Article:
Market Report: Hopes for US-Japan deal prompt late rally

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THE unpredictable nature of the stock market was emphasised by a sudden late rally that made a nonsense of what had been a lacklustre, typically end-of- quarter session.

At mid-afternoon the FT-SE 100 index was holding, none too convincingly, a 3.7-point gain. Ninety minutes later at the close of trading the advance had been extended to 33.8 at 3,026.3.

Indications Japan and the US had reached an initial trading deal provoked the upsurge. But once again trading was thin; defensive marking-up was a big influence. And the second-line stocks again missed the party.

Government stocks, however, rose by up to half a point.

Until the possibility of a US/Japanese accommodation started to filter through it seemed the market could have been heading for its quietest session so far this year on an allegedly normal trading day.

Reduced forecasts from SG Warburg and, it was believed, Hoare Govett, added to the lethargy. Warburg has reduced this year's FT-SE expectation from 3,500 to 3,250 - a 'more plausible' level - and next year from 3,700 to 3,500. Hoare is said to have cut this year's hope from 3,600 to 3,400.

Turnover, some fretted, would not reach 400 million shares. With 500 million regarded as the break-even level the difficulties that have afflicted ShareLink, the country's largest execution- only stockbroker, were assuming a threatening dimension.

In the event, the late trading rally lifted the total to a relatively tolerable 551.1 million.

However, there is no doubt that many houses, big and small, are feeling the pinch. When shares raced merrily to their peak early this year the market was convinced it had put the bleak days of cutbacks and redundancies behind it.

Worries are beginning to surface that some of the recent securities expansion may be difficult to sustain.

The more expansive approach spilled over, encouraging a rush of new issues. With the likes of McDonnell Information Systems and Aerostructures Hamble quickly disappointing their followers the lucrative new issue market could turn difficult.

Once again the atmosphere was blighted by the now- expected crop of company reverses. Hi-Tec, a footwear group, trundled into the red at the halfway mark, collapsing 33p to 45p.

Gestetner, the office equipment group, admitted that follies in interest-rate swap contracts had cost it dollars 6.1m.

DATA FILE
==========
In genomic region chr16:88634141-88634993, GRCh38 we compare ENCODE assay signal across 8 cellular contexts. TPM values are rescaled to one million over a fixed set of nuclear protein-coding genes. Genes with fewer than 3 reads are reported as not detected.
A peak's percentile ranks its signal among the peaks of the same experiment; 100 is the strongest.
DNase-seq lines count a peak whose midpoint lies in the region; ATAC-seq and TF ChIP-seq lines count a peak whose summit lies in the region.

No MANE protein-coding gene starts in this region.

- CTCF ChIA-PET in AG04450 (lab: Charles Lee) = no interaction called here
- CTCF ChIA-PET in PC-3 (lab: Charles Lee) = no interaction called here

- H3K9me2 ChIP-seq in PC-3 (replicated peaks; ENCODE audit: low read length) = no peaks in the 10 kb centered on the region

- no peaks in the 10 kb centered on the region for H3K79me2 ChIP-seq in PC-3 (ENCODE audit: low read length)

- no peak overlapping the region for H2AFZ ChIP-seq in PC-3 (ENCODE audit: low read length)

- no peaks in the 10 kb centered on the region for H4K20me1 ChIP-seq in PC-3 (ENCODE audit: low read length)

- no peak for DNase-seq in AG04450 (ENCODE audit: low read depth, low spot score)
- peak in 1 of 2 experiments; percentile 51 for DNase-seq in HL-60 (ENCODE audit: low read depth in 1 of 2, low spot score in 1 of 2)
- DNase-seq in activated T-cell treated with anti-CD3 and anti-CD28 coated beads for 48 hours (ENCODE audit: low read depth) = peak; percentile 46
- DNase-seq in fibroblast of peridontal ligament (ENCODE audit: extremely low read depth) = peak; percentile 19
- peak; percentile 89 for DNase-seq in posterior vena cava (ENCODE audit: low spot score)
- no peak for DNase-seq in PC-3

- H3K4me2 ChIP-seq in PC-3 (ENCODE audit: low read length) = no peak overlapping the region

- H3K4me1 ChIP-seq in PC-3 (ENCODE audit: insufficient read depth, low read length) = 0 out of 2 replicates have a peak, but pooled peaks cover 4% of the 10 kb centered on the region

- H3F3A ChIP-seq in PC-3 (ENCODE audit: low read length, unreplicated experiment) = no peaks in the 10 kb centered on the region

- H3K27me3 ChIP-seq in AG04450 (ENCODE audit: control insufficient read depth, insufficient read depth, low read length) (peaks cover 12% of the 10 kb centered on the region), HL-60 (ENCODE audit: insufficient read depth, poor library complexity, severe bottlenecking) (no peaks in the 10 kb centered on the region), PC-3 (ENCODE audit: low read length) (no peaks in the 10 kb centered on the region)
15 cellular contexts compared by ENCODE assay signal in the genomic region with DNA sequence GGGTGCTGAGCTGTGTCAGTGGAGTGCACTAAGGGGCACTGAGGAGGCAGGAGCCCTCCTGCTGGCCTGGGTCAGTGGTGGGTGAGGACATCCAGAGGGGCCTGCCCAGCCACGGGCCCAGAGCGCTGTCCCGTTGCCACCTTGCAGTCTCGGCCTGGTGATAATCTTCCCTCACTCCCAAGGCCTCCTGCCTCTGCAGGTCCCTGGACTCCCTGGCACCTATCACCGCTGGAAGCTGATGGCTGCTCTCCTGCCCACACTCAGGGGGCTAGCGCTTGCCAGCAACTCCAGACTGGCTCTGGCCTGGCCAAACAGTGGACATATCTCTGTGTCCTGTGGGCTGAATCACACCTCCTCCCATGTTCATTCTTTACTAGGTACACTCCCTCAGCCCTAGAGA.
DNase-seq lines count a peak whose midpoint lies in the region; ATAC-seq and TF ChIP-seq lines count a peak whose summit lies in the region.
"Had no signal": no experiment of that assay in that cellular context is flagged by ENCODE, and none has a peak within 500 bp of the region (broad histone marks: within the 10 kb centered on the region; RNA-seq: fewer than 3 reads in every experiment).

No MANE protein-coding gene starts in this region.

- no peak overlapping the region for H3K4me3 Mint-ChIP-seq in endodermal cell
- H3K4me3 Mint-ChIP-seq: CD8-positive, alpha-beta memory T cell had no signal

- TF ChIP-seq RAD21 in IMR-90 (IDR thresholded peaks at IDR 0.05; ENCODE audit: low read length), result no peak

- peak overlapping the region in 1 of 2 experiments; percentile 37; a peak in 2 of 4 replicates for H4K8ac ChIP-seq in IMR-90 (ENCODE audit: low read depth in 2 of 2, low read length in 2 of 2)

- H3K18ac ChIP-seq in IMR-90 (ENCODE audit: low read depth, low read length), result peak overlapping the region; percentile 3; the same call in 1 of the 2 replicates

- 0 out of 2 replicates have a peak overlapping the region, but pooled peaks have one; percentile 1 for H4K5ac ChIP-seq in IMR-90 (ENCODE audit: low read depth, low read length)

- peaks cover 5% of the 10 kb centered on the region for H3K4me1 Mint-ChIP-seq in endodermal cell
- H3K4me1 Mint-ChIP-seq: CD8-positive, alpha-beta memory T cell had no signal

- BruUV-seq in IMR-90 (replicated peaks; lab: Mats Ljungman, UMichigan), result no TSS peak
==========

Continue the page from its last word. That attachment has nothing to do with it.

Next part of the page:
The shares touched 118p, closing at 123p, off 23p. Inchcape, the international trading group that is a significant Gestetner shareholder, suffered an early knee-jerk fall but ended the session little-changed at 427p.

The builder YJ Lovell tumbled 10p to 65p, disturbed by an investor unloading stock at 60p.

The group, which has suffered cruelly from the recession, was once a powerful constituent of the building industry. It went through a refinancing early this year but there are hopes it will return to the dividend list shortly.

VSEL, awaiting the takeover strike, lost a little of Thursday's upsurge, closing 18p lower at 1,210p. British Aerospace, the favourite to bid, rose 3.5p to 452.5p.

General Electric Co, also in the frame, improved 3p to 292p and Vickers, a late runner, was steady at 174.5p.

British Airways recovered from Thursday's slump, prompted by the renewed difficulties of its USAir associate. The shares rose 17p to 360.5p.

Manchester United, which accompanied its results with the expected share bonus (four-for- one), rose 9p to 694p.

Charter, the conglomerate, suffered from a Smith New Court downgrading, off 13p to 772p. The securities house has cut from pounds 62.7m to pounds 58.5m and from pounds 88.9m to pounds 85.9m.

Regent Corporation, a revitalised builder, was suspended at 31p ahead of the reverse takeover of Rayford, a property group.

William Sindall, also a builder, was another suspended before a deal. Trading was halted at 90p as its already-signalled acquisition turned out to be Morgan Lovell, an office refurbisher, for pounds 12.2m.

Baris slipped 6p to 33p as the entrepreneur Bob Morton, who already has 29.9 per cent, moved to increase his influence at the building services group. He intends to subscribe for up to 36.4 per cent of new shares being offered at 25p.

The Union Square property group held at 9p. It announced a pounds 9.6m cash call at 5p. It is e family of David Thompson, the co-founder of Hillsdown Holdings, the food group. The shares reached 450p in 1987.

Alliance Resources, a little oil and gas group headed by the Cork businessman John O'Brien, rose 1.5p to 9.25p, a fraction below the peak. Hopes run high that it has achieved a rich gas find in Louisiana. Drilling of a 14,000ft well is complete and tests will start soon. The result should be known within three weeks. Some think Alliance's prospects will be transformed.

French Connection, the fashion group, slipped 5p to 245p. It produced the expected impressive interim figures - pounds 3.1m against pounds 2m - but the market is more intrigued by suggestions the controlling shareholder, Stephen Marks, intends to cut his stake from 80 per cent to allow a full listing. The shares slumped to 7p two years ago; then the company doctor George Wardale arrived.

The FT-SE 100 index rose 33.8 points to 3,026.3 but the supporting FT-SE 250 index lost 9.2 to 3,494.8. Turnover was 551.1 million shares with 23,904 bargains recorded. Government stocks scored gains of up to pounds 1 2 .

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